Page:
How do I apply for a credit card with a CCJ?
1. Satisfy the CCJ
Unless you clear a CCJ in full within 30 days of the judgment, then it will stay on your credit file for six years. It can reduce your credit score by around 250 points and will seriously affect your ability to get credit. But it’s not the be-all and end-all. There are certain lenders, including ourselves, who work with people who have CCJs (though the older it is, the less it will impact your eligibility).
To boost your chances of getting a credit card, and to avoid any further legal action, it’s best to stick to the terms of the CCJ, and not miss any payments.
Then once you’ve paid it off, you can send proof to the court and ask them for a Certificate of Satisfaction (this costs £15). Also, make sure you ask them to update your CCJ status from ‘unsatisfied’ to ‘satisfied’ on your credit report.
These two actions above will prove to lenders that you have cleared the debt in full, which may work in your favour when it comes to getting credit in the future (with no guarantees).
After the six years have passed, check your credit file to make sure the CCJ has been completely removed. If not, you’ll need to ask the credit reference agencies to update it for you. Any mistakes could lead to the CCJ impacting your credit file for longer than it should.
2. Avoid ‘hard searches’
A hard search is carried out when you make a formal application for credit. Too many hard searches made within a short space of time can impact your credit score and your ability to obtain credit. This applies whether your application is accepted or not.
Making multiple applications around the same time can give lenders the impression that you are in financial difficulty. This can put them off, as they don’t want to make your situation any worse.
3. Check your eligibility
Make sure you use eligibility checkers to see if you’ll be accepted before you apply.
Here at Ocean Finance, we use QuickCheck. It only performs a ‘soft check’ on your credit file, which means it won’t leave a footprint and it won’t affect your credit score, but we can tell you if you’re eligible for our credit card.
4. Only borrow what you can afford
Only borrow what you can afford to repay. Make sure you don’t take on more credit than you can handle. Otherwise, your credit history could be further damaged if you can’t meet your future repayments. This is particularly important if you are still in the process of repaying your CCJ. Further legal action could be taken against you if you miss payments towards it.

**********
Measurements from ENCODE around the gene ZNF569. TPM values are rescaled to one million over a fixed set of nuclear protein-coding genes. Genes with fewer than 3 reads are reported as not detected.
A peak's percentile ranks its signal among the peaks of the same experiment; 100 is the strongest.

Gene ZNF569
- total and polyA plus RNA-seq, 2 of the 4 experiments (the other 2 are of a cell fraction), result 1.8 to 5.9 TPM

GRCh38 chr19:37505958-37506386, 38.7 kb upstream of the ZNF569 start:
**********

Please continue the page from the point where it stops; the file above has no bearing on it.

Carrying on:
For example, if you don’t maintain payments following your CCJ, then your creditor could instruct bailiffs to seize goods. Or they could apply for a charging order to secure the debt against your property. They could even request an attachment of earnings order, where payments are automatically deducted from your wages.
Can I still get a credit card while a CCJ is on my report?
A CCJ will stay on your credit file for six years from the date of judgement and it will limit your options. But there’s nothing stopping you from checking if you are eligible for a credit card in the meantime. Whether you are accepted mostly depends on the lender’s criteria and your financial circumstances.
Generally, lenders want as much reassurance as possible that you can afford to repay them. They will typically use your credit history and past financial behaviour to predict your future behaviour. So if you have a poor credit history, lenders may see it as risky to lend to you, in case you can’t repay them. But there are some lenders, including ourselves, who specialise in bad credit credit cards.
It’s useful to shop around and use eligibility checkers. As mentioned above, they can indicate if you’ll be accepted before you apply, without impacting your credit score.
How long after satisfying a CCJ can I get credit?
If you can, it’s probably wise to wait at least six months after you’ve satisfied your CCJ before you apply for credit. This gives you some time to start rebuilding your credit history, by maintaining your repayments (on time, every time). Also, applying too soon could give lenders the impression that you are struggling financially, which could put them off.
Bear in mind, that there’s no guarantee that your application will be accepted after six months have passed. Again, every lender uses their own criteria, and it also depends on your individual circumstances. It can take a while to improve your credit score and your chances of acceptance. There is no magic number in terms of the number of months or years it can take.
What other options are available?
If you need to borrow more, you could consider taking out a bad credit loan instead. Or you could look into getting a pre-paid card that you load with small amounts and pay off in full each month. As long as you maintain your repayments on time, every time, you will gradually build up your credit history using one of these cards.